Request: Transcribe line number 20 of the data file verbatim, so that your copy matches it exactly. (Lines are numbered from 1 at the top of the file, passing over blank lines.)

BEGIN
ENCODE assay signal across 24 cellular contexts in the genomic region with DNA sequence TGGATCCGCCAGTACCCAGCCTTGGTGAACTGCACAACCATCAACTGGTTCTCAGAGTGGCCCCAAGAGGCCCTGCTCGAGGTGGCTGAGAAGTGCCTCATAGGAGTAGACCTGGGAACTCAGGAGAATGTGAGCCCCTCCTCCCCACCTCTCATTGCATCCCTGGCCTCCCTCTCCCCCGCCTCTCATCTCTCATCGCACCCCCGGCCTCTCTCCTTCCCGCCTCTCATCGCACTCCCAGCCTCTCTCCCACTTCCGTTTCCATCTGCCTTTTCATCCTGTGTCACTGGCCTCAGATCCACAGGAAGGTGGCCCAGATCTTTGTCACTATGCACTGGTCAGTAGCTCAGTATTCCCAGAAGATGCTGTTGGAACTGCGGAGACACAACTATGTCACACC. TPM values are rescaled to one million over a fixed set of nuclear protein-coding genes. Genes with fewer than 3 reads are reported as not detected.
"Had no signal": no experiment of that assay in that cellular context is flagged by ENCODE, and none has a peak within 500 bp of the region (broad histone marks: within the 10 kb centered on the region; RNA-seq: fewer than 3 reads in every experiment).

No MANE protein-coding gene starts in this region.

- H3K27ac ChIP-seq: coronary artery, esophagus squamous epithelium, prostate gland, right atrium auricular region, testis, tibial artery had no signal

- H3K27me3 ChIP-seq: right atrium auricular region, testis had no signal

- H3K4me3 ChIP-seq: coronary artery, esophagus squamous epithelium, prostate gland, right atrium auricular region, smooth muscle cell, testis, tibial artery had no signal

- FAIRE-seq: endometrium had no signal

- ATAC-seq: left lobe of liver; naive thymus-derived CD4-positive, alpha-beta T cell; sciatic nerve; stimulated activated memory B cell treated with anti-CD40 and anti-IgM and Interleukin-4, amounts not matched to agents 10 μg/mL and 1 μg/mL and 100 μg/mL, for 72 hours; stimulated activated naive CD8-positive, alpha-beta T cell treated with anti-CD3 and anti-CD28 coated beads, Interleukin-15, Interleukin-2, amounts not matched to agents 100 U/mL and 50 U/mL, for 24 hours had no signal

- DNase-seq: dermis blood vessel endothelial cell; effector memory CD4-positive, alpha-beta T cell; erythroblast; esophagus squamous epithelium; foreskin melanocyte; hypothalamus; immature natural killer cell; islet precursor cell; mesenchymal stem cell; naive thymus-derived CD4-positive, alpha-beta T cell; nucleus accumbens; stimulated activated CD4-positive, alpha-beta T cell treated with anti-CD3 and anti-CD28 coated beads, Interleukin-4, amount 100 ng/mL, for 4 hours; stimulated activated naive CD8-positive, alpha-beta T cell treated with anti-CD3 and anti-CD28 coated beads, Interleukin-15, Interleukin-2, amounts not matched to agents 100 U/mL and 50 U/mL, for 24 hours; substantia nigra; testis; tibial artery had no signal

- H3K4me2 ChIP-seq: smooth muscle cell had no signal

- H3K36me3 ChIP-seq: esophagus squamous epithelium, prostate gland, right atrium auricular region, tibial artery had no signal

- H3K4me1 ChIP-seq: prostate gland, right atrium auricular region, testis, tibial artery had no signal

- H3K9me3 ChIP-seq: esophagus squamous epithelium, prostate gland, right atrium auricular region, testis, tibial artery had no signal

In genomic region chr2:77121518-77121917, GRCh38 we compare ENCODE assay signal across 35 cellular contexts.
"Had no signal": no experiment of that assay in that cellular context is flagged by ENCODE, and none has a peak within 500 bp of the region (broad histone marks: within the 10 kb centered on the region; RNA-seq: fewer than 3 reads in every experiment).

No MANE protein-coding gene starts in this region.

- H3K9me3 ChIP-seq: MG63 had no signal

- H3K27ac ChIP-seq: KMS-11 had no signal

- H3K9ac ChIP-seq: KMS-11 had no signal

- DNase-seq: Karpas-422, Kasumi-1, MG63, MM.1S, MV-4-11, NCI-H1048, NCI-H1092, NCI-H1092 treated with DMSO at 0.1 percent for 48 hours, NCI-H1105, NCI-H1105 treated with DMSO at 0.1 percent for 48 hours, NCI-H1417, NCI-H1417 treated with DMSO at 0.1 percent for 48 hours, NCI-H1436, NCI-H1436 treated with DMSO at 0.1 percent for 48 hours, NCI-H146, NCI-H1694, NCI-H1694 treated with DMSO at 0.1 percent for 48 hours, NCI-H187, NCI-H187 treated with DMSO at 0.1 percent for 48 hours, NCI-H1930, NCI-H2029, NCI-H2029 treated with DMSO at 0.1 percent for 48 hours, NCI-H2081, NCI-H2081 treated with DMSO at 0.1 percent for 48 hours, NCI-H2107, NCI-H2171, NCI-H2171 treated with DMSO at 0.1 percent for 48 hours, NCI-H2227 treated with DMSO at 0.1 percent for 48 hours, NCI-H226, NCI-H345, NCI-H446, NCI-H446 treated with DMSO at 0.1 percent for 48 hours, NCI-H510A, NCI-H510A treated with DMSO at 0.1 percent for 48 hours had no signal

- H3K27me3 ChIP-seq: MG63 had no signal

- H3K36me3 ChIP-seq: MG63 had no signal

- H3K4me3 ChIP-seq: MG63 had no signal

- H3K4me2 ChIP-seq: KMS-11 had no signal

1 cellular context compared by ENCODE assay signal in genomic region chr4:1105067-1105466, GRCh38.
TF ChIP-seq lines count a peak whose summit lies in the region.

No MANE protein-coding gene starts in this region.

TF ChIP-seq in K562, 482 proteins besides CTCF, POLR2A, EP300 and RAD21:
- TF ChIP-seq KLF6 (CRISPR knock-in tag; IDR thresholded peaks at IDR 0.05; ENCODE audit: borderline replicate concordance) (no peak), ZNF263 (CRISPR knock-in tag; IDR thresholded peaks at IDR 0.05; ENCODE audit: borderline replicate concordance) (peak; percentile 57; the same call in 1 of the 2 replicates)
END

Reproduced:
- DNase-seq: Karpas-422, Kasumi-1, MG63, MM.1S, MV-4-11, NCI-H1048, NCI-H1092, NCI-H1092 treated with DMSO at 0.1 percent for 48 hours, NCI-H1105, NCI-H1105 treated with DMSO at 0.1 percent for 48 hours, NCI-H1417, NCI-H1417 treated with DMSO at 0.1 percent for 48 hours, NCI-H1436, NCI-H1436 treated with DMSO at 0.1 percent for 48 hours, NCI-H146, NCI-H1694, NCI-H1694 treated with DMSO at 0.1 percent for 48 hours, NCI-H187, NCI-H187 treated with DMSO at 0.1 percent for 48 hours, NCI-H1930, NCI-H2029, NCI-H2029 treated with DMSO at 0.1 percent for 48 hours, NCI-H2081, NCI-H2081 treated with DMSO at 0.1 percent for 48 hours, NCI-H2107, NCI-H2171, NCI-H2171 treated with DMSO at 0.1 percent for 48 hours, NCI-H2227 treated with DMSO at 0.1 percent for 48 hours, NCI-H226, NCI-H345, NCI-H446, NCI-H446 treated with DMSO at 0.1 percent for 48 hours, NCI-H510A, NCI-H510A treated with DMSO at 0.1 percent for 48 hours had no signal